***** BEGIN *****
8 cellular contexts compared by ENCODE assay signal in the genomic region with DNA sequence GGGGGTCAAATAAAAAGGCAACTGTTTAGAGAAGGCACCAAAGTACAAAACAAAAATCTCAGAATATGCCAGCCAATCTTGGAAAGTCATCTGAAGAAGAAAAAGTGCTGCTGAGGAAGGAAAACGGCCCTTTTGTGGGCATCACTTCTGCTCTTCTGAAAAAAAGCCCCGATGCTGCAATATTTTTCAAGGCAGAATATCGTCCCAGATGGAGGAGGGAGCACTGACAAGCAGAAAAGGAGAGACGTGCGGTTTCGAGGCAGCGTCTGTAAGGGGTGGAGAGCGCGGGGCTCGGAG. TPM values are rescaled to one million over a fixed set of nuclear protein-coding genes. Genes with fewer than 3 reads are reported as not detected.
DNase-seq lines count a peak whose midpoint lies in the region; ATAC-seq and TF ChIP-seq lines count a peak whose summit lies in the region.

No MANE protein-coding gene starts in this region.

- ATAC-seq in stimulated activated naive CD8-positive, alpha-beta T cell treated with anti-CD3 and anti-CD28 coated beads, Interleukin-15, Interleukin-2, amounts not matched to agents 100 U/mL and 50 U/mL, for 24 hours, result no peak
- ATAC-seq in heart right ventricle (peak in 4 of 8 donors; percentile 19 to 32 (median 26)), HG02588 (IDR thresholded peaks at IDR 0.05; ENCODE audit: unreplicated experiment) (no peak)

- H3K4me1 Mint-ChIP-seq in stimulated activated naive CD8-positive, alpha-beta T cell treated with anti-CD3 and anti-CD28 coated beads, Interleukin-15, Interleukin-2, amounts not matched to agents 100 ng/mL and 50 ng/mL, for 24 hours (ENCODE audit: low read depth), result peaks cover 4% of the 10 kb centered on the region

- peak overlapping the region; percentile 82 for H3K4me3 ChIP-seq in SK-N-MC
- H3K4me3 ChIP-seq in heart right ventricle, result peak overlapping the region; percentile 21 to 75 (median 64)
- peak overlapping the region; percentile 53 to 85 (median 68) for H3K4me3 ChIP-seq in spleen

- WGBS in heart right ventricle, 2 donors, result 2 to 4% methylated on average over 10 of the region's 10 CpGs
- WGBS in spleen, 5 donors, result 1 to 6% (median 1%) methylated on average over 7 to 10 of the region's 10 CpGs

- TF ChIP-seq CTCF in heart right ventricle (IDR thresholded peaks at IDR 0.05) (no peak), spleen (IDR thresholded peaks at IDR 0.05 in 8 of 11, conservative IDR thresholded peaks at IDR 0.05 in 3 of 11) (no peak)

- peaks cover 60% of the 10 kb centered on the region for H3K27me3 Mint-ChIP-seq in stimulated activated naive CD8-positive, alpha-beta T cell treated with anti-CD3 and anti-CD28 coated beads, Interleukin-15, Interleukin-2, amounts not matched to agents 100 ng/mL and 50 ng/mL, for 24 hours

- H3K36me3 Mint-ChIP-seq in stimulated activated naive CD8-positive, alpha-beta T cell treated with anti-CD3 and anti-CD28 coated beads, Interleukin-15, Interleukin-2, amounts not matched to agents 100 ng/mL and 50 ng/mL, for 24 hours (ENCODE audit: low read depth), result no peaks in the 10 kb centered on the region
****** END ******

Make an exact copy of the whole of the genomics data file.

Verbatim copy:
8 cellular contexts compared by ENCODE assay signal in the genomic region with DNA sequence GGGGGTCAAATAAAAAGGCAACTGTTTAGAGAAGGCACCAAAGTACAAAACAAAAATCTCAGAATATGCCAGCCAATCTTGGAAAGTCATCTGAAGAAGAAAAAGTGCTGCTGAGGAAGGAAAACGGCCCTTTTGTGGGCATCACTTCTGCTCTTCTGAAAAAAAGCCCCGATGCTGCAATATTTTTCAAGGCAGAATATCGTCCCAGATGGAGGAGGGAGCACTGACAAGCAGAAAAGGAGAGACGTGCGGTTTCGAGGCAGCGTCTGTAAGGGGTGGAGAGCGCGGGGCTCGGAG. TPM values are rescaled to one million over a fixed set of nuclear protein-coding genes. Genes with fewer than 3 reads are reported as not detected.
DNase-seq lines count a peak whose midpoint lies in the region; ATAC-seq and TF ChIP-seq lines count a peak whose summit lies in the region.

No MANE protein-coding gene starts in this region.

- ATAC-seq in stimulated activated naive CD8-positive, alpha-beta T cell treated with anti-CD3 and anti-CD28 coated beads, Interleukin-15, Interleukin-2, amounts not matched to agents 100 U/mL and 50 U/mL, for 24 hours, result no peak
- ATAC-seq in heart right ventricle (peak in 4 of 8 donors; percentile 19 to 32 (median 26)), HG02588 (IDR thresholded peaks at IDR 0.05; ENCODE audit: unreplicated experiment) (no peak)

- H3K4me1 Mint-ChIP-seq in stimulated activated naive CD8-positive, alpha-beta T cell treated with anti-CD3 and anti-CD28 coated beads, Interleukin-15, Interleukin-2, amounts not matched to agents 100 ng/mL and 50 ng/mL, for 24 hours (ENCODE audit: low read depth), result peaks cover 4% of the 10 kb centered on the region

- peak overlapping the region; percentile 82 for H3K4me3 ChIP-seq in SK-N-MC
- H3K4me3 ChIP-seq in heart right ventricle, result peak overlapping the region; percentile 21 to 75 (median 64)
- peak overlapping the region; percentile 53 to 85 (median 68) for H3K4me3 ChIP-seq in spleen

- WGBS in heart right ventricle, 2 donors, result 2 to 4% methylated on average over 10 of the region's 10 CpGs
- WGBS in spleen, 5 donors, result 1 to 6% (median 1%) methylated on average over 7 to 10 of the region's 10 CpGs

- TF ChIP-seq CTCF in heart right ventricle (IDR thresholded peaks at IDR 0.05) (no peak), spleen (IDR thresholded peaks at IDR 0.05 in 8 of 11, conservative IDR thresholded peaks at IDR 0.05 in 3 of 11) (no peak)

- peaks cover 60% of the 10 kb centered on the region for H3K27me3 Mint-ChIP-seq in stimulated activated naive CD8-positive, alpha-beta T cell treated with anti-CD3 and anti-CD28 coated beads, Interleukin-15, Interleukin-2, amounts not matched to agents 100 ng/mL and 50 ng/mL, for 24 hours

- H3K36me3 Mint-ChIP-seq in stimulated activated naive CD8-positive, alpha-beta T cell treated with anti-CD3 and anti-CD28 coated beads, Interleukin-15, Interleukin-2, amounts not matched to agents 100 ng/mL and 50 ng/mL, for 24 hours (ENCODE audit: low read depth), result no peaks in the 10 kb centered on the region